while only 800 thefts were reported
in 1920.
Dayton, O., had an unusual record
of having recovered more stolen cars
than the actual number of thefts re
ported, with 198 stolen and 211 re
covered. The figures showed that Pacific
coast cities recovered more than fif
ty per cent of the stolen automobiles
country to learn American business
methods and expect to return to Chi
na in the near future can also learn
Mandarin, the official court language
of the Chinese republic, which if now
called the national language. Health
campaigns and thrift campaigns and
other thoroughly American (educa
tional projects are promoted through
and by these students.
One of the most popular classes in
the Y. M. C. A. school is the man
dolin class. This meets once a week
and the musically inclined can learn
how to play Chinese music on Am
erican instruments.
K. C. Mui, a native born Chinese
who has received his A. B. degree
from Oberlin University, is secreta
ry of the Chinese Y. M. C. A. which
is supported almost wholly by mer
chants of Chinatown.
Bt AMOClnted Prem.1
With the Greek Army in the Field,
Oct. 19 Americans who find life ex
pensive would secure unbounded re
lief if they could come to Anatolia.
In the area through which the
Greek army passed in its advance on
Angora, lambs sell for 60 cents each,
chickens for 12 cents, whole cows
for $9 and eggs for half a cent. Ev
erywhere food is found in great
abundance and at prices such as
America never heard of even before
the war.
The fertile fields of Anatolia rival
those of the most productive Amer
ican state. Wheat is the principal
commodity of the thrifty Turkish
and Kurd farmers. They raise suf
ficient quantities to feed a continent.
When King Constantine's army made
its memorable 300-mile advance
from Ushak into the heart of the
Kemalist country, it found hundreds
of thousands of tons of wheat and
grain. It is' the plan of the Greek
government to market this nuge
treasure in an effort to bring the
Greek currency back to par.
The Greeks also found incalculable
numbers of cattle and sheep. Cows,
oxen and water-buffalo swarm the
plains of Asia Minor, while the fa
mous Angora goats ana varamnii
i,nn oro an numerous that they sell
for about the price of a pound of
mutton in any American city.
It is this great cornucopia that .has
made it possible for Mustapha Re
ntal's army to subsist so long with
out outside assistance. It is also
this great abundance that has kept
the Greek forces going. Their on
ward march to Angora would not
have been possible upon the meagre
food supplies they have been able to
transport from Smyrna and Greece.
The only thing scarce in Anatolia
particularly in the southern part, is
water. The territory oer which
the Greek troops made their recent
remarkable detour in order to catch
Kernel's army is made up largely of
desert laryl and barren hills, with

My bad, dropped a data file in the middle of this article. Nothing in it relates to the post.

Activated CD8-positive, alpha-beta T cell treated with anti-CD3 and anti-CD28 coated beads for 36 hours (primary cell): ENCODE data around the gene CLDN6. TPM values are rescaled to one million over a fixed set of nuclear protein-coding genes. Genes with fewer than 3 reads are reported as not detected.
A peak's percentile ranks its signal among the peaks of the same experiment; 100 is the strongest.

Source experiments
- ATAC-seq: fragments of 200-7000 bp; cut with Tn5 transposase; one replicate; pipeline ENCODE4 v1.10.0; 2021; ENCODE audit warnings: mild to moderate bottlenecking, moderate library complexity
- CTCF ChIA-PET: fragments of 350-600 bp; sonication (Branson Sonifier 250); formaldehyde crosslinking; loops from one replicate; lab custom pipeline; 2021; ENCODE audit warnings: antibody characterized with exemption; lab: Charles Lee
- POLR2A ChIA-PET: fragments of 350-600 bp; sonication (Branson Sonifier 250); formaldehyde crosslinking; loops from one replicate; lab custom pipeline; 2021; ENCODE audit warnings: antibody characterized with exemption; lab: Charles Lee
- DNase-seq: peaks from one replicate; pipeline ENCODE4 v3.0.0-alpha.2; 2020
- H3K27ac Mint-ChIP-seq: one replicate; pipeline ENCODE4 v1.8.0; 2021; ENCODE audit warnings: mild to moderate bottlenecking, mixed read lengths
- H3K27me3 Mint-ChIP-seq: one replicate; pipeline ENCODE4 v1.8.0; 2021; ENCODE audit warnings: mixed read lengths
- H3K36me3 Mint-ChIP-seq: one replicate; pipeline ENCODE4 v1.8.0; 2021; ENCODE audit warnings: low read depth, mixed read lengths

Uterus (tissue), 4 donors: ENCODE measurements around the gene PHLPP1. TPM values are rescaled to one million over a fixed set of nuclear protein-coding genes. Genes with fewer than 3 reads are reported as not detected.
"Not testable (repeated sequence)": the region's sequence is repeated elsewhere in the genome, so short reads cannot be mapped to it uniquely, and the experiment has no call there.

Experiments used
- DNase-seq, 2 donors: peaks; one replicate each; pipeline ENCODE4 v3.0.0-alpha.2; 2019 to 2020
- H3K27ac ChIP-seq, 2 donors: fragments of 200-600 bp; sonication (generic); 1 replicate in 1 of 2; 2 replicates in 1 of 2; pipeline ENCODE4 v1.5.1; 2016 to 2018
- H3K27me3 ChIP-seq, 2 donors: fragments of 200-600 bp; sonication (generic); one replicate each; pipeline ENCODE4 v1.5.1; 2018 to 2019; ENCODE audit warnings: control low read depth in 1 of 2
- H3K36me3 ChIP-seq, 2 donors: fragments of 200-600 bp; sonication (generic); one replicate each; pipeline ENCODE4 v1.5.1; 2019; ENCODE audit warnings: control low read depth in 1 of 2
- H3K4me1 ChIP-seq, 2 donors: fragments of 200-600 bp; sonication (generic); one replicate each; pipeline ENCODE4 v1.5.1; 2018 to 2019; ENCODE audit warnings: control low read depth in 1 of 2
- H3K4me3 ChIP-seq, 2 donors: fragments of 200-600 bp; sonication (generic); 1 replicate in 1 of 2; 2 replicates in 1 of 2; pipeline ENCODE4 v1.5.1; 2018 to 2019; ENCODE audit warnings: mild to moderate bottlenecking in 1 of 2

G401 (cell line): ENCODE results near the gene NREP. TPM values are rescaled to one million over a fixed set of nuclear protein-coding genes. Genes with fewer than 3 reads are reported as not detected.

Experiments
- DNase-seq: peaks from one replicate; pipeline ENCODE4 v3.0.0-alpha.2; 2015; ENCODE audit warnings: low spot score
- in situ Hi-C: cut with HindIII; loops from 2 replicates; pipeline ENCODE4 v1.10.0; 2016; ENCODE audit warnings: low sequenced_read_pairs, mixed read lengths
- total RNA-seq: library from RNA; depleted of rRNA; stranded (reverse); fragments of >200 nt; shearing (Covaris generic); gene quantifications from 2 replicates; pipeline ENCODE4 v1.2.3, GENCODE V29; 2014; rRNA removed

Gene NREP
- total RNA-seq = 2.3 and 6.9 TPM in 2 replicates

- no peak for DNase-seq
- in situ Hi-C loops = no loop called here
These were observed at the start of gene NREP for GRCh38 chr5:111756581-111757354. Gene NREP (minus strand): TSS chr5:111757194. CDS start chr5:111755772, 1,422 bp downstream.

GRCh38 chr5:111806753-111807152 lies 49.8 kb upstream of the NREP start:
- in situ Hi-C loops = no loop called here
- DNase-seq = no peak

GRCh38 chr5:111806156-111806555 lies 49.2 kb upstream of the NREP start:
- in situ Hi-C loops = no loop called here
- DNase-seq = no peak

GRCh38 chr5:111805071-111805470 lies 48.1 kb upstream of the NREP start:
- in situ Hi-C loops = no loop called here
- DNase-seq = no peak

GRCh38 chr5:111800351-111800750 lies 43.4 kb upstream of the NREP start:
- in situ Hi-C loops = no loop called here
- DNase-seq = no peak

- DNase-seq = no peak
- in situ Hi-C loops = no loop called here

water only at distant intervals. For
days the weary soldiers had to macr
under the burning Asia sun without
a drop of water to relieve their par
ched throats.
Eeach nation's conviction that it
is God's chosen people might be list
ed under the head of surplus war
Still, the people might as well sup
port the railroads as to tax them
selves to keep the highwas in repair
.for trucks.
The bootlegger doesn't provide a
brass rail for the foot, bu that is
the only particular in which he is
short of brass.
A motor loses power if it doesn't
fire promptly, and so, at times, does
an industrial machine.
American Legion
Friday Night, October 21st
The Brightest Spot in Town
We are going to have our Dances every
Friday night until further notice.
Admission $1.00
Ladies Free
ooy scouts Will
'rVirtf-pik..!.. it
Like Teddy i
(By Aunoc!,, p
Oyster Bav. rw ia . 1
a.mnurn, the North
nooseveit lor three year! ljv
life of a cowboy, is being pij'
Boy Scouts of America as th(
Park. "Ve" "
If the project develop,
troops from al ovpr fk ..
KUPKlyHthe7d and'ht J
be built under the Hiiw;.. .
SewaU, Roosevelt's friend
fellow ranchman. '
It is proposed to have the orf
, lue ranch ho,,,
ried by relays of scouts fro,,'
""""' river to uy8tet
American Legion Home
When the Pay Envelope
Whatfdo youtfojwith the money that's in it?
Youhave expenses, of course, but what do yo
do'.with the residue ? You have pleasures, of
course every one needs them but surely your
pleasures cannot cost you the balance of your
weekly stipend ? The most seniible thing a
young person can do is to start a savings
account, however small. The sensation of
knowing that your money is earning money is
vastly better than the thought that you are
living right up to your income. Let this week
be the week you open an account. $1.00 will
start Fortune your way.
East Florida Savings &
Trust Company
rjPalatka, Florida
Invite Everyone
See the
Place Beyond Eville's Dairy on Peniei
Trade Mark
This SPECIAL DEMONSTRATION will Feature AH of the Many Advantages the FORDSON oft
the Farmer. See the FORDSON Plowing and Harrowing. See the FORDSON Doing Belt Work.
Uet a Vision or farm Lire witn ruvvn 10 oaw iour wood, Draw Your Water in Fart Turn Your
Farm Into a Suburban Home.
Free Lunch on the Grounds